What rankles me is that, once again, the topic of the suffocating pressure of parenthood is the exclusive domain of women. No doubt there are plenty of uninvolved fathers out there who resemble the ones in this movie — but more and more fathers are taking on their fair share of parenting duties (and to the great benefit of kids, some research suggests.) They’re not doing this in a bubble — they’re feeling the dizzying pressure to balance work and family, and they’re probably even seeing an effect on their career. Writer Anne Marie Slaughter put a spotlight on this in her book Unfinished Business, and argued that in order to truly fix the imbalance of work and life, we need to include men in the discussion. And through the lens of a Hollywood comedy, it’s also just funnier when we do — it reflects the real comedy of errors that is a modern parent’s life.

Funny enough, it’s on this point — the treatment of dads in the movie — that it feels evident that the script was written by two men. It puts forward a particular vision of what women — and moms, especially — are supposed to find hilarious: men who are useless, selfish, utterly irredeemable as human beings. It may come from a place of well-meaning self-deprecation. But it’s also a little insulting, to both sexes — the same strain of humour that brought us doofus-dad sitcoms and cleaning product commercials where the husband can never quite figure out how to operate a mop.

Christina Applegate, Jada Pinkett Smith and Annie Mumolo in a scene Bad Moms. STX Productions via AP.

Christina Applegate leads the PTA posse in Bad Moms. STX Productions via AP.

There is some truth to the fact that women love to take all of the glory as parent, even when they’re sharing the load. This is understandable because it’s the one place that women have owned for so long — before we had any power anywhere else, we were permitted control of the domestic sphere. We want — demand — to share the responsibilities more equally. At the same time, dads are often written out of the conversation even when they’re trying to elbow their way in. The majority of articles and columns that tease out the pressures of modern parenting are written by women and addressed to moms, not parents. Parental leave groups are the domain of women. We still scoff when men, in the thick of raising young kids, complain about being stressed out, or that they’re finding it hard to get ahead in their job. That’s our playground. No boys allowed.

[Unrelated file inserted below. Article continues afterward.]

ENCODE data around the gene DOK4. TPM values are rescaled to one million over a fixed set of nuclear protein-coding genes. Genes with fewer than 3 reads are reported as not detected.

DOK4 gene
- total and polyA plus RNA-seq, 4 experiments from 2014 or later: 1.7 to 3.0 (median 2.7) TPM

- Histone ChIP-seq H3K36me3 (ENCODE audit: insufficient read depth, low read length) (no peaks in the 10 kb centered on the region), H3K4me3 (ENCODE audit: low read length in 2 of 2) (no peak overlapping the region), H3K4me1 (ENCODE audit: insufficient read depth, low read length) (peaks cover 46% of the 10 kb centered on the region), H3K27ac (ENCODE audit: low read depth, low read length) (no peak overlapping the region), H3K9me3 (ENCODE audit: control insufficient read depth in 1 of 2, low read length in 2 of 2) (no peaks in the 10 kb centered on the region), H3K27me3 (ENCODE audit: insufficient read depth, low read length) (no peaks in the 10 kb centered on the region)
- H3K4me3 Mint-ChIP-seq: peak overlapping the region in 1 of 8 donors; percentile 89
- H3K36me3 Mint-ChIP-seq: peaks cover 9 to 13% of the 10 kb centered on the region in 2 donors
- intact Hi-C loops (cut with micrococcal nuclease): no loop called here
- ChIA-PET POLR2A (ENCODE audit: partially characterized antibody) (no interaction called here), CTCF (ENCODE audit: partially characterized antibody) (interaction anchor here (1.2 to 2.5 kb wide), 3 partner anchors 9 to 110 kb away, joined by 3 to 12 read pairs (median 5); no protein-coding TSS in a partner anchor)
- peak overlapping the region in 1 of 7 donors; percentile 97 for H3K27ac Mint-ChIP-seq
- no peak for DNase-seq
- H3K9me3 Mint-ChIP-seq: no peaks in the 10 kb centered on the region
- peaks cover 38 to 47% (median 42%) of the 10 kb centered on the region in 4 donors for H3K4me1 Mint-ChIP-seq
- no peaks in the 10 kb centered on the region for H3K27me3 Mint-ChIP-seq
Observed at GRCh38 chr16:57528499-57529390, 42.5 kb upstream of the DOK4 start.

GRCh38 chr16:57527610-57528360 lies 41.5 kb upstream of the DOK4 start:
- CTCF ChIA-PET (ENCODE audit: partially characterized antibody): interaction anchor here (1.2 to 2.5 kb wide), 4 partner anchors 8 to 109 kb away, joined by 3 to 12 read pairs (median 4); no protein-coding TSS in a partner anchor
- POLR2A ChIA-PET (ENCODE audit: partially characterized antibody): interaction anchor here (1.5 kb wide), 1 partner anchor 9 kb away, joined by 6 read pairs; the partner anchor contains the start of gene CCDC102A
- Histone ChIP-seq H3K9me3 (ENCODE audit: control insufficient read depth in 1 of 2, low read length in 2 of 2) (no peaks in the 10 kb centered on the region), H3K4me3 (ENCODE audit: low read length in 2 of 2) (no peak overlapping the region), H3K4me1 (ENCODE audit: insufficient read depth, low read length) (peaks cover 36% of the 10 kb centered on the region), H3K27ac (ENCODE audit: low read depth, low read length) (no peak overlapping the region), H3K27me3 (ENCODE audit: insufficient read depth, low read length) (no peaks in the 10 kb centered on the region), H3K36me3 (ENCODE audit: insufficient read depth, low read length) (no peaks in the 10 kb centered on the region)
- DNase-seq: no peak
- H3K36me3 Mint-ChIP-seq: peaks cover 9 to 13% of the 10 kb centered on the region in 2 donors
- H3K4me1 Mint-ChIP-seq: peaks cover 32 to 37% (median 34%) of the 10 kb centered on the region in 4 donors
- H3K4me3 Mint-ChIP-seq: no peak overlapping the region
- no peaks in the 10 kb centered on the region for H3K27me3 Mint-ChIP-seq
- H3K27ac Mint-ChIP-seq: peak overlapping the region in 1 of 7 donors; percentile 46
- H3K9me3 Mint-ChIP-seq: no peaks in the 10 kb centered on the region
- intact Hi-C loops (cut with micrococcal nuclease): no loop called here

But if we want men to be truly equal partners in the home, we can’t put a velvet rope around child-rearing, and open it only when it’s convenient to us. We need to share the space, be conscious of opening up the conversation to men, many of whom desperately want to be there. This is how many of us are often complicit in our own put-uponness — something that the writers of the film either don’t see, or didn’t feel they could say.

The dads in Bad Moms didn’t need to be vilified for the stress felt by moms to be any less real. These are minor roles — they could have been written as decent human beings, doing their best to keep up, and the film’s premise would have still worked: A movie about moms, made for moms, with just the slightest acknowledgment that modern parenting is hard on dads, too.

I know, it’s just a movie. And how many times have women been relegated to playing ridiculous foils on screen? But why bother keeping score. If you’re going to make a movie about what it’s really like for moms today, show the full picture — the uneven, sometimes unfair ways in which we involve and exclude dads who are also trying to do their best — which, in a way, is so much funnier.